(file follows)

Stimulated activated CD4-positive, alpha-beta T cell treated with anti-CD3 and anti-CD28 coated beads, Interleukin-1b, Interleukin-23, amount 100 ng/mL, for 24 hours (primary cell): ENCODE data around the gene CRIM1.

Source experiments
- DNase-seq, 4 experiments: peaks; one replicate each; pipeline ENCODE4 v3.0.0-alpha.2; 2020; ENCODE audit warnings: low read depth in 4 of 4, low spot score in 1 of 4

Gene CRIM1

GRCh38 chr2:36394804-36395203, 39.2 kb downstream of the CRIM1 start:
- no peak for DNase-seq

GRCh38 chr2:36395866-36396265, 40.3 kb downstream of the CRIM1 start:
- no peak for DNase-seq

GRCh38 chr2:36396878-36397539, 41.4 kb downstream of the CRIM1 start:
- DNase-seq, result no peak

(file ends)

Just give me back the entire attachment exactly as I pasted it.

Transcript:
Stimulated activated CD4-positive, alpha-beta T cell treated with anti-CD3 and anti-CD28 coated beads, Interleukin-1b, Interleukin-23, amount 100 ng/mL, for 24 hours (primary cell): ENCODE data around the gene CRIM1.

Source experiments
- DNase-seq, 4 experiments: peaks; one replicate each; pipeline ENCODE4 v3.0.0-alpha.2; 2020; ENCODE audit warnings: low read depth in 4 of 4, low spot score in 1 of 4

Gene CRIM1

GRCh38 chr2:36394804-36395203, 39.2 kb downstream of the CRIM1 start:
- no peak for DNase-seq

GRCh38 chr2:36395866-36396265, 40.3 kb downstream of the CRIM1 start:
- no peak for DNase-seq

GRCh38 chr2:36396878-36397539, 41.4 kb downstream of the CRIM1 start:
- DNase-seq, result no peak